Canadian Indigenous water activist Autumn Peltier, 15, addressed hundreds of international guests at UN headquarters in Manhattan on Saturday, where she urged the global community to respect the sacredness and importance of clean water.
“I’ve said it once, and I’ll say it again: we can’t eat money or drink oil,” said the activist from Wiikwemkoong First Nation on Manitoulin Island in northern Ontario.
Peltier spoke at the Global Landscapes Forum, a platform on sustainable land use founded by UN Environment and the World Bank that’s dedicated to achieving development and climate goals.
She used the speech to draw attention to the lack of clean water in numerous Indigenous communities, which she says sparked her activism.
“All across these lands, we know somewhere where someone can’t drink the water. Why so many, and why have they gone without for so long?”
Watch Autumn Peltier speak at the UN:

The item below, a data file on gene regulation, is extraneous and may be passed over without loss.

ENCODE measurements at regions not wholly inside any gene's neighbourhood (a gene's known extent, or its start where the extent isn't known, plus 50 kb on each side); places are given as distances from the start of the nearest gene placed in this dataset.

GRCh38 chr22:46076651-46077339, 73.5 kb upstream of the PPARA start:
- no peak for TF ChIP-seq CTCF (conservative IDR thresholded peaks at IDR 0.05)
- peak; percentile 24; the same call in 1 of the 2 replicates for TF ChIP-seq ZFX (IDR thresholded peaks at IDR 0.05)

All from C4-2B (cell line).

She said she’s been taught traditional knowledge from an early age about the sacredness of water, and that more people should learn these lessons.
“Maybe, we need to have more elders and youth together sitting at the decision table when people make decisions about our lands and waters.”
Peltier called for an end to plastic use as one step in restoring a more sustainable world.
Her speech comes a day after huge crowds took to the streets in Canada as part of a global climate strike.
The speech was her second at the UN headquarters, having urged the General Assembly to “warrior up” and take a stand for our planet last year.
There is a Greta Thunberg in Canada. Her name is Autumn Peltier. <a href=”https://t.co/Jmoo3jJF5C”>https://t.co/Jmoo3jJF5C</a>
Peltier, who is nominated for the 2019 International Children’s Peace Prize by the David Suzuki Foundation, has spread her message at hundreds of events around the world.
In 2015, Peltier attended the Children’s Climate Conference in Sweden, and a year later, confronted Prime Minister Justin Trudeau about his “broken promises” at a meeting of the Assembly of First Nations.
She was named the chief water commissioner by the Anishinabek Nation, a political advocacy group for 40 First Nations across Ontario, when she was just 14 years old.